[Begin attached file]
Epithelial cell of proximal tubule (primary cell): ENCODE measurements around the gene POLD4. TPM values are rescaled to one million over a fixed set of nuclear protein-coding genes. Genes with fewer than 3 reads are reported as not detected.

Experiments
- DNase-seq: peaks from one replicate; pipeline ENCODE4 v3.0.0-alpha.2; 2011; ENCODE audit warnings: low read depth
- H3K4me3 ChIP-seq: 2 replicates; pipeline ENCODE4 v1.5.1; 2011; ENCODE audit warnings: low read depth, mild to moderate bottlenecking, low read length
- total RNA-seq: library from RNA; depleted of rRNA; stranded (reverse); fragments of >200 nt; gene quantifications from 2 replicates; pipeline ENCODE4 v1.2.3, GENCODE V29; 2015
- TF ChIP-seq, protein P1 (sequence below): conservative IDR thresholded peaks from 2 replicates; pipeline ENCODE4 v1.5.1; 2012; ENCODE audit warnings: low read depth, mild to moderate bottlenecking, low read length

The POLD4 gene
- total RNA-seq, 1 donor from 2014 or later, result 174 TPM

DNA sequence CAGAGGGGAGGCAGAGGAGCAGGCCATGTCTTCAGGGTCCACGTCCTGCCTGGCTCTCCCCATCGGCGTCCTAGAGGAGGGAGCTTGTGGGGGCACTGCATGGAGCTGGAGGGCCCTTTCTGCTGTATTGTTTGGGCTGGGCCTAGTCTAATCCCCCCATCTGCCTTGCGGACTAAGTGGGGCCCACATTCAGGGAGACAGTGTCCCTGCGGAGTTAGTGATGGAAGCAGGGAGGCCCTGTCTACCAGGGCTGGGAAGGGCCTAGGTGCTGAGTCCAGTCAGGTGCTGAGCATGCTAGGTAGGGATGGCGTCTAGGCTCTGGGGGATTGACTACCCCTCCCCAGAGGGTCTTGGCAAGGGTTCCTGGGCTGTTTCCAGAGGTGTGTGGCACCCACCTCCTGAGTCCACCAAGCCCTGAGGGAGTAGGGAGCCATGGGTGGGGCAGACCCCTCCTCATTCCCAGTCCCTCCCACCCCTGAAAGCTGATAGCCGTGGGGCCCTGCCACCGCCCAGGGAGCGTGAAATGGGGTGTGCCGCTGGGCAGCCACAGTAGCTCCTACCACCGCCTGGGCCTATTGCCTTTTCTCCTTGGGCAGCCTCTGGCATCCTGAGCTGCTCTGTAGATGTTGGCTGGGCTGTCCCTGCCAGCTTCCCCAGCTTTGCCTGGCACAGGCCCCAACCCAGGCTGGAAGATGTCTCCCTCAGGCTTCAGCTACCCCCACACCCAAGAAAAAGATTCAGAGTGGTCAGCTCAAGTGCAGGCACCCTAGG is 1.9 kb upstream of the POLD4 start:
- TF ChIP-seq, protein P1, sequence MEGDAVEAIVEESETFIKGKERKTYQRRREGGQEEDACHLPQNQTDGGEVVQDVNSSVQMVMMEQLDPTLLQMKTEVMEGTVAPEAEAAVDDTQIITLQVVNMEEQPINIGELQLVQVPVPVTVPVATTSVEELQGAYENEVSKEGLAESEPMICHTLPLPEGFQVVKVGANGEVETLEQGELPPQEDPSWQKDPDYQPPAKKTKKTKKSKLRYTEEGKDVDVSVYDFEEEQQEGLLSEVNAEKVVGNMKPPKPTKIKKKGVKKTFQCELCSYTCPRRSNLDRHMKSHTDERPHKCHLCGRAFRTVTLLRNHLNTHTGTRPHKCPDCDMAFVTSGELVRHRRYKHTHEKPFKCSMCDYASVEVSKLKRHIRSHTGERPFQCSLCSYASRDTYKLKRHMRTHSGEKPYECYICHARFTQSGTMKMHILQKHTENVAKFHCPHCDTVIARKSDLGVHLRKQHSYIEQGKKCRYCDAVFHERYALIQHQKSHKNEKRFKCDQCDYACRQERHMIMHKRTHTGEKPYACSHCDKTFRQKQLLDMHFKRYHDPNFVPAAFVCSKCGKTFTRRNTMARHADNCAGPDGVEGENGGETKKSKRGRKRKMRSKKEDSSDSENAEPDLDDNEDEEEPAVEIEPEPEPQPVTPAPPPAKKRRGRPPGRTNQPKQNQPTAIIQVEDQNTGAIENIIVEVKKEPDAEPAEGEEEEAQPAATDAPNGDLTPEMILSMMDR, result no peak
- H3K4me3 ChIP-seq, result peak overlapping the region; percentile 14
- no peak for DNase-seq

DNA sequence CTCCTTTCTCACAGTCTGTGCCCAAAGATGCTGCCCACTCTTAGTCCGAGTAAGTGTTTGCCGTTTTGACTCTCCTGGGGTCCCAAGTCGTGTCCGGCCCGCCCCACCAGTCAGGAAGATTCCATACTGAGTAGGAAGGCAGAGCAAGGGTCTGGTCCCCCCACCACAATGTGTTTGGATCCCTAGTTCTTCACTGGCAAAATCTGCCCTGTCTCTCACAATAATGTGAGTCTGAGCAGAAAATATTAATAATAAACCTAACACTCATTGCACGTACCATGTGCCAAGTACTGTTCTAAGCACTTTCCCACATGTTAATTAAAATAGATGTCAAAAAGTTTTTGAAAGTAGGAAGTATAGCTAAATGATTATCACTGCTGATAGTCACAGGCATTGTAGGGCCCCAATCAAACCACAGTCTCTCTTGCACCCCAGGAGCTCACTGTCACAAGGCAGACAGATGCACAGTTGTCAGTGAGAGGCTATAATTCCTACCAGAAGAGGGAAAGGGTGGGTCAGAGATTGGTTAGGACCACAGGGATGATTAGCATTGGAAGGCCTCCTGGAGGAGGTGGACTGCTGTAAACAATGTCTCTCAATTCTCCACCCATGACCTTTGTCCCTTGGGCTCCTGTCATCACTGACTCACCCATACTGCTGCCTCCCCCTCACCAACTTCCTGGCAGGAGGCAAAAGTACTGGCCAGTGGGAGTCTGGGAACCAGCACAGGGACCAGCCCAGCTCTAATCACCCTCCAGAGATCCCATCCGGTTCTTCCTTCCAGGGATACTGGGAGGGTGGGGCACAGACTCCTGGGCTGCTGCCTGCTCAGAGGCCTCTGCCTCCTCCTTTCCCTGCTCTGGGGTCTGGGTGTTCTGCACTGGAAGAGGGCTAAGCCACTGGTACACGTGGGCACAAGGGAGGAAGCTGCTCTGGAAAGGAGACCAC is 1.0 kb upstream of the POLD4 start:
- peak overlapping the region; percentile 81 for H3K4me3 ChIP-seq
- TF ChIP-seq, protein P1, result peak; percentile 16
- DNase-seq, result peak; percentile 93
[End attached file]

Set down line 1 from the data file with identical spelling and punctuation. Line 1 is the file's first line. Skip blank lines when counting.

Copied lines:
Epithelial cell of proximal tubule (primary cell): ENCODE measurements around the gene POLD4. TPM values are rescaled to one million over a fixed set of nuclear protein-coding genes. Genes with fewer than 3 reads are reported as not detected.